Yet both albums are made up mostly of traditional music, with a few O'Brien originals and songs from other sources artfully dropped in to vary the pace. Cornbread Nation inclines toward funky rhythms and songs drawn from African American tradition — "Moses," "When This World Comes to an End," and "Let's Go Huntin'" ("When your dog bark, it don't mean nothin' / When my dog bark, he done treed somethin'"). But there's a grand variety of material, including "The Foggy Foggy Dew," to which O'Brien restores some bawdy lyrics that earned Burl Ives a night in jail in the 1960s. Fiddler's Green is likewise heavy on traditional songs of travel and death but holds various ideas together. Taken as a whole, O'Brien's new music seems to be reaching for a point where electric instruments are simply an option among the many ways of making musical sound in American tradition.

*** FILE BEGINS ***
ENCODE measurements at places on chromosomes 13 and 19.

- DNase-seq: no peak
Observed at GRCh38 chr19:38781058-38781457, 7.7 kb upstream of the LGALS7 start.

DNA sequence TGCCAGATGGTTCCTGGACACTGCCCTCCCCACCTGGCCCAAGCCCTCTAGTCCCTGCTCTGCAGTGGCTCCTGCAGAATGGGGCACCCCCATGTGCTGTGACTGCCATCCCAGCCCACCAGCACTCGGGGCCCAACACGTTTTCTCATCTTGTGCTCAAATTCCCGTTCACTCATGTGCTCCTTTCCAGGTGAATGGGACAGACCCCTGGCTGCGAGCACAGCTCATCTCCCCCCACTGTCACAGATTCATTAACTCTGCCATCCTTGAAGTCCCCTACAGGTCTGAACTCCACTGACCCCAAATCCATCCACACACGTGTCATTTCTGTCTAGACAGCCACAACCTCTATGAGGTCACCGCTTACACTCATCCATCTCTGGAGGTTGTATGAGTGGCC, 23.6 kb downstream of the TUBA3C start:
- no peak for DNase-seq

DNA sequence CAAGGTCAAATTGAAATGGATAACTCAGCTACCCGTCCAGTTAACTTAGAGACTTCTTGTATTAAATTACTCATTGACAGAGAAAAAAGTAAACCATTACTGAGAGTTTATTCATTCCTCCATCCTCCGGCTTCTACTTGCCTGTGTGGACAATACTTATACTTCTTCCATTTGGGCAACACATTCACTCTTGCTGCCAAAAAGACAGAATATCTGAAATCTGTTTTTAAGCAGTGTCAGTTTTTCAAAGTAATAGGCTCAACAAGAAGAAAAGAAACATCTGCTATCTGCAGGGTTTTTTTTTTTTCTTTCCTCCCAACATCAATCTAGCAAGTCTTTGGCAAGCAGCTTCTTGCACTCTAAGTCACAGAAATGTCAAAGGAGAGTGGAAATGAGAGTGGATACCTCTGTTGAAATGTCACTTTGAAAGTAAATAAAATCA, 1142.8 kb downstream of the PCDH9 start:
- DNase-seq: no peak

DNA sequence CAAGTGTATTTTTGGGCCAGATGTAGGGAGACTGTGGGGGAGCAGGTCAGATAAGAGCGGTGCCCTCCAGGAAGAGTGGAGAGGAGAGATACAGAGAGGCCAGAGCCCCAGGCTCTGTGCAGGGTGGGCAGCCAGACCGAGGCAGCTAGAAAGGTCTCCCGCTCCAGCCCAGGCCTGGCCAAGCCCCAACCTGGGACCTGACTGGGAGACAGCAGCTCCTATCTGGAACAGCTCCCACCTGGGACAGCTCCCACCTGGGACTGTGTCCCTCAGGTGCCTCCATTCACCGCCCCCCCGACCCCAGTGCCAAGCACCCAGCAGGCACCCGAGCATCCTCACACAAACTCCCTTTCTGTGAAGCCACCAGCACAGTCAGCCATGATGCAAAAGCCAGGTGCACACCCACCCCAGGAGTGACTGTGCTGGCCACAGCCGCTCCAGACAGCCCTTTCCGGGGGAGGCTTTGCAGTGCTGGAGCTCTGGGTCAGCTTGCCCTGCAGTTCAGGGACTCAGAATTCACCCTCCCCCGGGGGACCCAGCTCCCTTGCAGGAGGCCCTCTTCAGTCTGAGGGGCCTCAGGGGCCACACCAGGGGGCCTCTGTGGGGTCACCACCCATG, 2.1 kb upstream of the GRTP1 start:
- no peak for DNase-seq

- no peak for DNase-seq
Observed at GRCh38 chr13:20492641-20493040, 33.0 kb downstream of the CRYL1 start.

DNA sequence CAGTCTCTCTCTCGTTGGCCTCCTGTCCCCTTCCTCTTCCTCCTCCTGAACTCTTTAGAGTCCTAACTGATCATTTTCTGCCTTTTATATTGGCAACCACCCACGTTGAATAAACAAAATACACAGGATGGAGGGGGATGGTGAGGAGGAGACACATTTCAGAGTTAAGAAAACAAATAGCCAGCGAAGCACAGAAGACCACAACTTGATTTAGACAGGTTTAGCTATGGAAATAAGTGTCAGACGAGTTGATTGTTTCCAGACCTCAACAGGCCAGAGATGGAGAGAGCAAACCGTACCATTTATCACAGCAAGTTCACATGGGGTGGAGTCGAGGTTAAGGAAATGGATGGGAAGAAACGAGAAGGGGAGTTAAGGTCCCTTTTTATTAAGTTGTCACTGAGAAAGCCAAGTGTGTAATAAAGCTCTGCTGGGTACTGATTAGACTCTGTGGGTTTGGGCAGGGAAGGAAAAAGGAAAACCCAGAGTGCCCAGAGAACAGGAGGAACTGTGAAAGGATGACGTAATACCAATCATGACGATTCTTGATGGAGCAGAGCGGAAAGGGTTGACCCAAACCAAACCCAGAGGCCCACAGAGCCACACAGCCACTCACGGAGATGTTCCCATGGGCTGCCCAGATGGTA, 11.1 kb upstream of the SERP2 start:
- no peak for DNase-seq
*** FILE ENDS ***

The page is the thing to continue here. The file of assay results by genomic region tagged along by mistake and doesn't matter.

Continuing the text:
How will it play out in concert? That's a question you can ask a master musician by getting tickets and getting on down to his show.
[Review published October 2005]